Many promises have been made to improve human rights through the mandates of the international forces, the United Nations, the recent Rome conference on the rule of law in Afghanistan, and of course the Afghan constitution itself. These commitments to creating and strengthening institutions and building a broad culture of human rights to ensure their survival must be followed through if the progress that has been made is not to be lost.
I'll now turn things over to Alex.
I'm just going to say a brief word about the issue of prisoners apprehended by Canadian forces during military operations in Afghanistan.
Amnesty International first raised concerns about this issue in early 2002, when Canada first deployed in Afghanistan. At that point, our concerns were with respect to the policy of handing over detainees to U.S. forces and the likelihood of such prisoners ending up at Bagram Air Base or Guantanamo Bay. That approach came to an end in December 2005, with the first agreement between Canada and Afghanistan, under which prisoners were to be transferred into Afghan custody, with indications that the International Committee of the Red Cross and the Afghanistan Independent Human Rights Commission would play a role in monitoring.
We immediately stressed that it had not solved the problem, given the widespread, long-standing reality of torture throughout the Afghan prison system. We urged Canada to consider a different approach, one that would accord with our international obligations. We noted that one possibility would be to work alongside our NATO allies and in very close collaboration with Afghan officials to develop a shared strategy for the handling of battlefield detainees, ranging from all parties working together to build a new prison and running it together to working together within existing facilities. That proposal was not taken up.
By February of 2007, after five years of unsuccessfully pressing for a strong human-rights-based approach to dealing with prisoners in Afghanistan, we felt we had no other choice than to turn to the courts, and we commenced an application in the Federal Court, along with the British Columbia Civil Liberties Association. I'm sure everyone here is aware of the developments since that time.
In May 2007, in response to the court application, the government did negotiate a stronger bilateral agreement with the Afghan government, one that established a specific monitoring role for Canadian officials. In the months that followed, Canadian officials received at least eight detailed allegations of torture from prisoners during prison visits. The last of those, in November, was sufficiently troubling that a decision was taken to suspend any further transfers.
The allegations received involved very worrying descriptions of harrowing forms of torture, including being beaten repeatedly with cables, subjected to electric shocks, having fingers cut and also burned with lighters, and being forced to remain standing or staying awake for extended periods of time.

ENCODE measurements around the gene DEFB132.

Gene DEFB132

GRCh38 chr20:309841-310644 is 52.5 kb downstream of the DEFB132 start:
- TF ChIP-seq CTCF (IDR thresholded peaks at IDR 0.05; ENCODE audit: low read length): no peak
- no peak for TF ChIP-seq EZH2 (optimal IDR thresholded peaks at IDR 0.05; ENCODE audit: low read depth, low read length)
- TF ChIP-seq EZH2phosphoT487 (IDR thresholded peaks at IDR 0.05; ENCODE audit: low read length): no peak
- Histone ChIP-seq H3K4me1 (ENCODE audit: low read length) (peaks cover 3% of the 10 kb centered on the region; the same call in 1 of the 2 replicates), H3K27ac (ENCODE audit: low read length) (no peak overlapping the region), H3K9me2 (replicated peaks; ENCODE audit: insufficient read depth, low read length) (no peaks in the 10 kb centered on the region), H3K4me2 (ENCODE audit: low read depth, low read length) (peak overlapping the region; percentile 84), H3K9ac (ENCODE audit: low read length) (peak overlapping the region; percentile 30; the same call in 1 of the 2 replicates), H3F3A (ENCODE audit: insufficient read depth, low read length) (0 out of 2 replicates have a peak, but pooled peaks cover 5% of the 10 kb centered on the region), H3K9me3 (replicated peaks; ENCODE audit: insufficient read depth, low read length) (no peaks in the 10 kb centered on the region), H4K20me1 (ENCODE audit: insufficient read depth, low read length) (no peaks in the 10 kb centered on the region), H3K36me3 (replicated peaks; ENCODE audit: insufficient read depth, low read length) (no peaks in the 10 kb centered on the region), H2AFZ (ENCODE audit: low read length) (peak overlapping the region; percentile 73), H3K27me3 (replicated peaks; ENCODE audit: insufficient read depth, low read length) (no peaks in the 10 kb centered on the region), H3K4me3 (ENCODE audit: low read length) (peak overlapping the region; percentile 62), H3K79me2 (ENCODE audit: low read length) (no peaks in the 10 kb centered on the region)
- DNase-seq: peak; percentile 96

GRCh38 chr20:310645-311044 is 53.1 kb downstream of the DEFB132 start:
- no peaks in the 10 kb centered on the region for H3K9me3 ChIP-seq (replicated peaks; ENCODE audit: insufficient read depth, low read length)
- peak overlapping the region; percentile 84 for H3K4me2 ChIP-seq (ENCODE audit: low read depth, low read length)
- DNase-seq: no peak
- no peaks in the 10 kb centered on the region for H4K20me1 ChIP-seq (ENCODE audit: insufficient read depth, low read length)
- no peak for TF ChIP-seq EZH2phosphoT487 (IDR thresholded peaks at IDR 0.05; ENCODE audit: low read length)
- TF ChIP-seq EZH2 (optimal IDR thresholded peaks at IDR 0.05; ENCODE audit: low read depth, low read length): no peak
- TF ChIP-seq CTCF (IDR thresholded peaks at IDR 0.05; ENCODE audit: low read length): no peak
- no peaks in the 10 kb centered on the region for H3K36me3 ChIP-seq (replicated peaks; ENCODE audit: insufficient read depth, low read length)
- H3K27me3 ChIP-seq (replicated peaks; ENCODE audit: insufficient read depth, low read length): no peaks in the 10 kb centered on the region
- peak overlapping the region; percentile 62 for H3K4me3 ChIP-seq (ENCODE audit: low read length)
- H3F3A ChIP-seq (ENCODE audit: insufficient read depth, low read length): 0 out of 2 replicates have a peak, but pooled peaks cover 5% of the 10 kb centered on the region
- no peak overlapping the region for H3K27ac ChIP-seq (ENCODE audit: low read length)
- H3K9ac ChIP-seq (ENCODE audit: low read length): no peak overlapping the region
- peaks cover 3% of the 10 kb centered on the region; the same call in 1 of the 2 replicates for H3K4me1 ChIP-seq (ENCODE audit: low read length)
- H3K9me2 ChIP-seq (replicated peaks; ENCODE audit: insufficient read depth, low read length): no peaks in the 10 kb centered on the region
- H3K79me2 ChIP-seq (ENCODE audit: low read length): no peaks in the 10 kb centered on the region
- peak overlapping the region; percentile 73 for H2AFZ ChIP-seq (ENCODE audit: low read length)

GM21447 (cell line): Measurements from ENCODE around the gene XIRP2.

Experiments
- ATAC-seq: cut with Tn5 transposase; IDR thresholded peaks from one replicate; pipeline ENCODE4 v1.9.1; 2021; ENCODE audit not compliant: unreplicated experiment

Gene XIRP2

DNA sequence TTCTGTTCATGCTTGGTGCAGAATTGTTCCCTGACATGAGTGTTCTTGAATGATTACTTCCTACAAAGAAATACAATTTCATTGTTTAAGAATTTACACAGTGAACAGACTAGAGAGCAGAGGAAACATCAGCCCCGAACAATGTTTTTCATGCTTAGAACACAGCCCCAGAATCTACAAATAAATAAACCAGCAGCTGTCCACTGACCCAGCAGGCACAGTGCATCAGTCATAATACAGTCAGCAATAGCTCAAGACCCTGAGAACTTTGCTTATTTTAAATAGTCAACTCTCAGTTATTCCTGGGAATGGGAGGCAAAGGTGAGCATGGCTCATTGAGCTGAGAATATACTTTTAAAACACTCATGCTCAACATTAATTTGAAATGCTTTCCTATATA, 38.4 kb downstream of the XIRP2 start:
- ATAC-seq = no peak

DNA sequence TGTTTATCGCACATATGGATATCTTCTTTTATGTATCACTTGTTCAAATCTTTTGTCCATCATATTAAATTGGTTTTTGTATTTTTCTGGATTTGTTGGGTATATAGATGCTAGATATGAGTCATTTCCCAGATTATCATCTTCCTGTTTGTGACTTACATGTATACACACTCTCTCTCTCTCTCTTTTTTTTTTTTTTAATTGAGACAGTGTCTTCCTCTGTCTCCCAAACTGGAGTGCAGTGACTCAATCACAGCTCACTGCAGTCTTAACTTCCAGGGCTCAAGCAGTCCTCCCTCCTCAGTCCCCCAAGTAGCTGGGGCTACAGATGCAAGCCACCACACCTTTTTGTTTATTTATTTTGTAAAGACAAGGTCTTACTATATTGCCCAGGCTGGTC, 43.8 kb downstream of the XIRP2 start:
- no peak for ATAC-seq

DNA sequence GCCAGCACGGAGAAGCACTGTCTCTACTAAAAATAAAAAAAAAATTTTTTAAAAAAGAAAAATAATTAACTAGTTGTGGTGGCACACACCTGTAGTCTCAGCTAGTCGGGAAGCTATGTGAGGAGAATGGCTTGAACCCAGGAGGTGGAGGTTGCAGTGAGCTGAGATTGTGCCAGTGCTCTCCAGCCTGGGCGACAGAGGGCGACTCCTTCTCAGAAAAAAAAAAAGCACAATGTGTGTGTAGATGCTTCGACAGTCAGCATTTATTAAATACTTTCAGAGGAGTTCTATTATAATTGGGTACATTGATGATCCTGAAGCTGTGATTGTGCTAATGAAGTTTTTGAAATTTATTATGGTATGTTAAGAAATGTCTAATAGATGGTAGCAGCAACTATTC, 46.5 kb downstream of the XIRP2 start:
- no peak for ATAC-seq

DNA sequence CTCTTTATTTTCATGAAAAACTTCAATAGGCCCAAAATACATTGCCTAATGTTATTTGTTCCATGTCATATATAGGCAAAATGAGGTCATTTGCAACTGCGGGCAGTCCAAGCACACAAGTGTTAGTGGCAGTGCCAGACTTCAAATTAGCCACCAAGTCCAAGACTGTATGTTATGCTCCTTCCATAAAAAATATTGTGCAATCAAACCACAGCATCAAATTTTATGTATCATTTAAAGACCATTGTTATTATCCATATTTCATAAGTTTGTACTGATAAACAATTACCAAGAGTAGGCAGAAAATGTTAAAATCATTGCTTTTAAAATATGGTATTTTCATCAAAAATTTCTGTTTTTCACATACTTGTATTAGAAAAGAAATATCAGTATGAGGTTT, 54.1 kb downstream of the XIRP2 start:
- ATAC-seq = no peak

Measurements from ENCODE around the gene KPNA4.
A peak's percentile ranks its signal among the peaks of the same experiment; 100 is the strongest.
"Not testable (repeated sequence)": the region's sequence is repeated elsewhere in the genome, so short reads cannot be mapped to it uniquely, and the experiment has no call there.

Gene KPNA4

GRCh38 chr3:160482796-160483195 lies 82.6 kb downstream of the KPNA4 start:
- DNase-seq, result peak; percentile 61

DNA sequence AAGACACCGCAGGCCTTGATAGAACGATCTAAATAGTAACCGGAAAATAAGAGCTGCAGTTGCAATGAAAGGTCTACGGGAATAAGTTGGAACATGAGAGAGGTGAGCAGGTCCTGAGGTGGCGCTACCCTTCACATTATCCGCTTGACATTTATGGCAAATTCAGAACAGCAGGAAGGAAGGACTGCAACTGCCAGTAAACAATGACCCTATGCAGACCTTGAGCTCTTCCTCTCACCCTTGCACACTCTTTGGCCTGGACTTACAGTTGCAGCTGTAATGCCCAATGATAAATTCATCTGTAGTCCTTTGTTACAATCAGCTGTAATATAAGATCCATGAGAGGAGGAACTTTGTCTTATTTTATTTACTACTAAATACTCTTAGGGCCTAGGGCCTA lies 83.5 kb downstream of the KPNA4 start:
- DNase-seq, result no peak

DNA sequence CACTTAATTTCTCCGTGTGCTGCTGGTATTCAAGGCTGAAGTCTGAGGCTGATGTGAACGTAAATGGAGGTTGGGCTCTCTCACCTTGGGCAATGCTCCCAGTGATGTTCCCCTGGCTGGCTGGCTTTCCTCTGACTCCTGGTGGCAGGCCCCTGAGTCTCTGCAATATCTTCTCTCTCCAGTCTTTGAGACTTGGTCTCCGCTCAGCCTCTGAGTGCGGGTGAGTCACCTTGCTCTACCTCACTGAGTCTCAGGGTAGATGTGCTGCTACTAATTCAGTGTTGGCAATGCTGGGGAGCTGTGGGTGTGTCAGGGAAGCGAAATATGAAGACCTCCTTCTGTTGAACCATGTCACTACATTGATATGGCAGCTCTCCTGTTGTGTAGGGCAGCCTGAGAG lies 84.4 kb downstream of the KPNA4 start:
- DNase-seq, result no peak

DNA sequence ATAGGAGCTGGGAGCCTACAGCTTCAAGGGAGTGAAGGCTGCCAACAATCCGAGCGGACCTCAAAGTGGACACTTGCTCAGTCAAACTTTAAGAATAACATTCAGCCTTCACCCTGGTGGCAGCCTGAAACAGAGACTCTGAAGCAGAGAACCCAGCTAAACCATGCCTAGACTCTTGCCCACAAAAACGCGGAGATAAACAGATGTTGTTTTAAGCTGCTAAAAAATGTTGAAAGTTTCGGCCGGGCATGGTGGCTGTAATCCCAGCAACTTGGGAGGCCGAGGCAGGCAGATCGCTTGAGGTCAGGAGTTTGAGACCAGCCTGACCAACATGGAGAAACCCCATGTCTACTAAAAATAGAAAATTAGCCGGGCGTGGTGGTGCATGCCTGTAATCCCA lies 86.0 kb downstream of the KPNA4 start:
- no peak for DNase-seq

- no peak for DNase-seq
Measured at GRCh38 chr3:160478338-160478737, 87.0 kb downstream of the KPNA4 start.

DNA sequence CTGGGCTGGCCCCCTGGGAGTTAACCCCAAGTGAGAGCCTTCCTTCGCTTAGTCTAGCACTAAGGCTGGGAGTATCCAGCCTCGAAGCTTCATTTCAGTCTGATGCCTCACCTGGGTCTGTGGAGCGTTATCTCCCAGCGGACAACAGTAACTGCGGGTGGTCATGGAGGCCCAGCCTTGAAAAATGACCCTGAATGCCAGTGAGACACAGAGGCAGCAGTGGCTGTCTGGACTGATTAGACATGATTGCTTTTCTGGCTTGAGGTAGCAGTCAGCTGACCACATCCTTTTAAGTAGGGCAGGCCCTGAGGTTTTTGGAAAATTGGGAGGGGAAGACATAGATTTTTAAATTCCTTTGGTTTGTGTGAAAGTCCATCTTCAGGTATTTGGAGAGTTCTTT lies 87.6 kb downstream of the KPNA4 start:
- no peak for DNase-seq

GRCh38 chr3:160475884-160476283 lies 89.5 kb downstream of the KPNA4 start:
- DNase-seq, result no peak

However, transfers were resumed on Friday of last week, February 29. The decision to resume transfers was made on the basis of a number of developments, including one individual being charged for the incident of torture in November.
That's a very broad-stroke overview, but let me stress three key points here. First, it has often been asserted that monitoring solves this problem. It's been urged upon us that the Red Cross and the Afghanistan Independent Human Rights Commission and the Canadian government all play a role in monitoring the prisons where transferred prisoners are held, and will thus reliably protect prisoners from torture. If only that were true.
Monitoring is a good thing, and we regularly press governments to adopt more rigorous systems for monitoring their prisons, with an eye to preventing torture, but in a context such as Afghanistan's, where torture is endemic and long-standing, it does not solve the problem overnight or even in a few weeks or months. It may help to occasionally detect torture after the fact. It may play a role, eventually, in combination with several other initiatives, in diminishing the incidence of torture and even, in the long term, eradicating it, but it is not a quick-fix or short-term solution, such that it could be relied upon to protect prisoners. The worrying allegations made throughout the months that Canadian officials were on monitoring visits in the prisons underscores that to be the case. So unconcerned were some Afghan guards that they even left the torture implements in a prison cell even though they knew Canadian officials were, on occasion, coming by to monitor.
Second, it is often suggested that we're advocating some sort of parallel justice system in Afghanistan—a Canadian jail, a Canadian correction system in Kandahar, operating entirely outside Afghanistan's own justice system. Absolutely not. We've never made that recommendation, nor would we. We have always talked about close collaboration, working together and capacity-building. If this were done right, it would provide both the short-term solution to detainee transfers and a long-term contribution to improving the prison system and better protecting human rights in the Afghan justice system.